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President Trump is in Japan for the first official state visit since Japanese Emperor Naruhito assumed the throne.

The president and first lady Melania Trump have already dined with Japanese business leaders and will attend a sumo wrestling match, at which Trump will present the winner with a trophy called the "President's Cup."

Emperor Naruhito and his Harvard-educated wife, Empress Masako, will host an imperial state banquet for Trump. The president's trip will also include a visit to a naval base and bilateral meeting with Japanese Prime Minister Shinzo Abe.

The U.K. After May

9 hours ago

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Now that Theresa May has announced her resignation, who will be Britain's next prime minister? And will she or he be able to negotiate a Brexit deal or even want to? Let's put that to Sebastian Payne, lead political writer for the Financial Times. He joins us from London.

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Some 400 million people in 28 countries are eligible to vote in this week's elections for new representatives for the European Parliament — the only popularly elected European Union institution. It's normally a low-turnout affair, but this year, the Europe-wide result will be a crucial test of strength for nationalist and populist parties that want to remake the EU — and for those who oppose them.

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U.K. Prime Minister Theresa May acknowledged defeat Friday and announced her resignation as leader of Britain's Conservative Party.

"It is and will always remain a matter of deep regret to me that I have not been able to deliver Brexit," said May, standing at a podium in the sunlight outside No. 10 Downing St. in London.

Intentionally or otherwise, May was summing up her legacy as most here see it today. She is the prime minister who spent nearly three years trying to honor the result of the landmark 2016 Brexit referendum and, despite a relentless effort, failed.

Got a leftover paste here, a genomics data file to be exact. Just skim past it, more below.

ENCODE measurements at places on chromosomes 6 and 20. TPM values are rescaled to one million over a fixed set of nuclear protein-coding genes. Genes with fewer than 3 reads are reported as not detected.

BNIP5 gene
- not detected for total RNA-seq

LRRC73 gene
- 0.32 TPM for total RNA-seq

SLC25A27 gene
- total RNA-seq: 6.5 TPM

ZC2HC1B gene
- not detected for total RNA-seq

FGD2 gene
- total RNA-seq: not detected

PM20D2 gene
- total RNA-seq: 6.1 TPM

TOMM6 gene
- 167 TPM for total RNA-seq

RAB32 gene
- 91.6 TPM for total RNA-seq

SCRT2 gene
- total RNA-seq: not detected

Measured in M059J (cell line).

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In London today, Theresa May stepped out her front door at No. 10 Downing Street and, in a jaunty red suit but with a shaking voice, announced she's out as British prime minister.

(SOUNDBITE OF ARCHIVED RECORDING)

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Updated at 6:27 p.m. ET

President Trump has ordered some 1,500 troops to the Gulf region to serve a "mostly protective" purpose for American forces and interests.

Trump made the announcement to reporters on the White House lawn before boarding Marine One.

In a Pentagon briefing on Friday, Vice Adm. Michael Gilday, the director of the Joint Staff, would not say where the additional troops would be sent, other than that they would not be heading to Iraq and Syria.

In Germany, the European Union's biggest cheerleader, the upcoming elections for the European Parliament are supposed to inspire unity.

Instead, nationalism is unraveling European unity. Populist parties that rail against immigration, globalist elites and the EU itself are expected to gain seats in the elections. The United Kingdom already voted on Thursday; Germany and most other EU states will vote on Sunday.

How Disney Princesses Influence Girls Around The World

May 24, 2019

Many academics and parents have said that Disney princesses are "bad for girls" because they are defined by their appearance – and they often must be rescued by men rather than act on their own (see: Sleeping Beauty and Snow White).

Sociologist Charu Uppal in Sweden has another concern – the fact that many classic Disney princesses are white and Western.

Kenya's High Court has chosen to uphold colonial-era laws that criminalize gay sex, dashing the hopes of activists who believed the judges would overturn sections of the penal code as unconstitutional and inspire a sea change across the continent.

Three judges said Friday that the laws in question did not target the LGBTQ community. They were not convinced that people's basic rights had been violated, they said.

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Britain's Prime Minister Theresa May announced earlier today that she is stepping down. Her announcement comes after months of failed efforts to sketch out a plan for Brexit, the U.K.'s separation from the European Union.